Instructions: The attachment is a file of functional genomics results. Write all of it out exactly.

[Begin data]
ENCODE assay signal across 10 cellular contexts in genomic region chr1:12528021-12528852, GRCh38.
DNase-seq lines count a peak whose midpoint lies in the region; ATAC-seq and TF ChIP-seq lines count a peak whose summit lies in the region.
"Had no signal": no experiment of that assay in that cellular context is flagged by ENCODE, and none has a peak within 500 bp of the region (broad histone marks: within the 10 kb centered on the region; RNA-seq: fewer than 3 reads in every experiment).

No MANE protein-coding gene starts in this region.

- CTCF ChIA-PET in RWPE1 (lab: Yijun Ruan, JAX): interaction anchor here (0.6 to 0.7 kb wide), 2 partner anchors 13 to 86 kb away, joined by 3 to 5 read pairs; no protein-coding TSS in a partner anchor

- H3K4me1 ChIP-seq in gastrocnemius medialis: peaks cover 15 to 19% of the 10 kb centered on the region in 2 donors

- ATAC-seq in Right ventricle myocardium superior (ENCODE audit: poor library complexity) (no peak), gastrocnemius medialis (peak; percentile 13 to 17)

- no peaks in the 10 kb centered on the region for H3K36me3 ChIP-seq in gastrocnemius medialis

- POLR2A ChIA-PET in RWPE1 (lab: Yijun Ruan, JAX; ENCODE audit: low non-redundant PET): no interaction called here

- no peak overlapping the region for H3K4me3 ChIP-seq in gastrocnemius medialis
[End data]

ENCODE assay signal across 10 cellular contexts in genomic region chr1:12528021-12528852, GRCh38.
DNase-seq lines count a peak whose midpoint lies in the region; ATAC-seq and TF ChIP-seq lines count a peak whose summit lies in the region.
"Had no signal": no experiment of that assay in that cellular context is flagged by ENCODE, and none has a peak within 500 bp of the region (broad histone marks: within the 10 kb centered on the region; RNA-seq: fewer than 3 reads in every experiment).

No MANE protein-coding gene starts in this region.

- CTCF ChIA-PET in RWPE1 (lab: Yijun Ruan, JAX): interaction anchor here (0.6 to 0.7 kb wide), 2 partner anchors 13 to 86 kb away, joined by 3 to 5 read pairs; no protein-coding TSS in a partner anchor

- H3K4me1 ChIP-seq in gastrocnemius medialis: peaks cover 15 to 19% of the 10 kb centered on the region in 2 donors

- ATAC-seq in Right ventricle myocardium superior (ENCODE audit: poor library complexity) (no peak), gastrocnemius medialis (peak; percentile 13 to 17)

- no peaks in the 10 kb centered on the region for H3K36me3 ChIP-seq in gastrocnemius medialis

- POLR2A ChIA-PET in RWPE1 (lab: Yijun Ruan, JAX; ENCODE audit: low non-redundant PET): no interaction called here

- no peak overlapping the region for H3K4me3 ChIP-seq in gastrocnemius medialis